Nearly half of first time buyers get help from govt schemes

Posted on Tuesday, January 23, 2024

Almost half (45%) of first-time buyers purchased their property with help from a government scheme.

This is according to a new survey by Uswitch of 2,000 UK first time buyers (over the past two years).

The most common scheme used was the First Homes scheme (36%), followed by a Lifetime ISA (29%).

Uswitch mortgage expert Kellie Steed comments: “When people think about first-time buyer schemes, their mind often jumps to Help to Buy. But the Help to Buy equity loan scheme is no longer available in England, Northern Ireland or Scotland, although those in Wales who are eligible can still apply”.

Steed said about the First Homes scheme, which was the most popular amongst survey respondents. “Offering a 30 to 50% discount on the market value of a property, it may help those struggling to make that leap onto the property ladder due to affordability. However, there are limitations on the type of properties you can purchase, and certain eligibility criteria apply.”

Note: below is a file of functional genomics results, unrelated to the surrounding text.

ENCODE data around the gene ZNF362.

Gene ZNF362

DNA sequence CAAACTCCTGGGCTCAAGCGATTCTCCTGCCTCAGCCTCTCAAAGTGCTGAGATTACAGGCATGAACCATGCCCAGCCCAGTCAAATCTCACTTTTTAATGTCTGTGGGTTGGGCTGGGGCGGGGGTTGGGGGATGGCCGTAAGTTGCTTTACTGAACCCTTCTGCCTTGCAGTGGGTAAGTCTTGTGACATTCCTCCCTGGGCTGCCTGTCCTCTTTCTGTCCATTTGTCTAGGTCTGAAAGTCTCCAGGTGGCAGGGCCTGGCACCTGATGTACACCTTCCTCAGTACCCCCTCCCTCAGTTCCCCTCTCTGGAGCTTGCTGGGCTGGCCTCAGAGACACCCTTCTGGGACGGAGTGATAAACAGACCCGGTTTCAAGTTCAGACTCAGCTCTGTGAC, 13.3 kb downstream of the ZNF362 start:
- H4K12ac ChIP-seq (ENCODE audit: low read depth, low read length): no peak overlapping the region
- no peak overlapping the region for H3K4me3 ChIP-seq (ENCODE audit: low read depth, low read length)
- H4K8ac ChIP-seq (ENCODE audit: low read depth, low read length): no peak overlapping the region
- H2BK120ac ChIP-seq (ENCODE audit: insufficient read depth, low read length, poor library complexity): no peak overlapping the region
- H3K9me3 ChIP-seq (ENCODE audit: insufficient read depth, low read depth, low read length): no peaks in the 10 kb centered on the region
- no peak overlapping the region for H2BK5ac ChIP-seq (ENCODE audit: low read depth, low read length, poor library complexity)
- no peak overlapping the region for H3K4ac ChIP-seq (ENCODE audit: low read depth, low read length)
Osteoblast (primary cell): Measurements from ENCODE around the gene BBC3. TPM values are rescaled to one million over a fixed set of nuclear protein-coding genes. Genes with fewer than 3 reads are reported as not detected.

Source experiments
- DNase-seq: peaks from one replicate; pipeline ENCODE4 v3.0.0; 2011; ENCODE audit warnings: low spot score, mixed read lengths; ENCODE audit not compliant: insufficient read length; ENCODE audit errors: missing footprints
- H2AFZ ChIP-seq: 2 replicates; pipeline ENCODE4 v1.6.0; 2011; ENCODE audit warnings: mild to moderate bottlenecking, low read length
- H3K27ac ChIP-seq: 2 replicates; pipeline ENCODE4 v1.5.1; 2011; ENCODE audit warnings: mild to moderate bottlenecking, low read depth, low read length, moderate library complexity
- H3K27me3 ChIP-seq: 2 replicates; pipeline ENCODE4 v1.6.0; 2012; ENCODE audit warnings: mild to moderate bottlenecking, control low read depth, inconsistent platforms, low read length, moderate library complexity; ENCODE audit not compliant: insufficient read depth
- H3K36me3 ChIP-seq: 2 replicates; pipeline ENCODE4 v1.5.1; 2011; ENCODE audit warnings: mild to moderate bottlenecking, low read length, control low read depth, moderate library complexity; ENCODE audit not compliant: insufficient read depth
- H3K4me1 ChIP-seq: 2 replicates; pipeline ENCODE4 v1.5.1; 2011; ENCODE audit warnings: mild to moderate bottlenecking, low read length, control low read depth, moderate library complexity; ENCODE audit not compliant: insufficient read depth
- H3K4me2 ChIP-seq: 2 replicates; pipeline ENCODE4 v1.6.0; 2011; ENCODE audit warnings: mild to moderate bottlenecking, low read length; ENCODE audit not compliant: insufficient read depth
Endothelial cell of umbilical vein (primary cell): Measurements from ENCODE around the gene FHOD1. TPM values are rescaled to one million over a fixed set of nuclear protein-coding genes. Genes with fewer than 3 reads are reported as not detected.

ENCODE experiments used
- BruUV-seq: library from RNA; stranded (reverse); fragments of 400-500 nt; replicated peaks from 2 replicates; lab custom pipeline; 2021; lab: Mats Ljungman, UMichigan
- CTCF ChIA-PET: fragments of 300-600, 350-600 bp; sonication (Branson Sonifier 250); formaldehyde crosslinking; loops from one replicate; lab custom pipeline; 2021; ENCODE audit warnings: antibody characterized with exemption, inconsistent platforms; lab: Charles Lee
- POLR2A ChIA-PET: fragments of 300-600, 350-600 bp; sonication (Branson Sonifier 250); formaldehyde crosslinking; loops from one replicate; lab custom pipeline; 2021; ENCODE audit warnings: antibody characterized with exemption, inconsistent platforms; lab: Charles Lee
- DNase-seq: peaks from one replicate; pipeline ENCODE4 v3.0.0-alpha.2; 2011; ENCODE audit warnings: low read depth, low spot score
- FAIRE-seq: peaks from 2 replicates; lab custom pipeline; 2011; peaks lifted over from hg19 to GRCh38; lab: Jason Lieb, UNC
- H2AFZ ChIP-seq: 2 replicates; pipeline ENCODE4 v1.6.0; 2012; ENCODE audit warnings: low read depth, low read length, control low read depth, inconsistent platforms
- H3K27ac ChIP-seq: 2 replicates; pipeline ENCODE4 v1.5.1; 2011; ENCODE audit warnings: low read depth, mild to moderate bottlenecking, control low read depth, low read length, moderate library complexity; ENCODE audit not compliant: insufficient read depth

The second most common purchase method was buying with a ‘traditional’ mortgage (44%). The majority (38%) of first-time buyers who bought a house with a mortgage opted for a standard variable-rate mortgage, or a fixed-rate mortgage (32%).

Some 34% of first-time buyers got help from their parents to get on the property ladder, with 24% getting a loan from their parents for the deposit, and 10% of buyers’ parents gifting them money towards their purchase.

In terms of ownership, the survey also revealed that almost half (48%) of first-time buyers are the sole property owners, while 33% bought with a partner.

Despite almost half of first-time buyers purchasing with a mortgage, only 7% were aware of the mortgage admin fee prior to securing their mortgage.

In addition, 79% were unaware of stamp duty costs, for which the government have implemented a first-time buyer stamp duty relief measure in England and Northern Ireland – if buying a property up to £425,000, you don’t have to pay stamp duty.[3]

Just less than half (45%) were aware of approximate survey costs and only 40% were aware of conveyancing fees.

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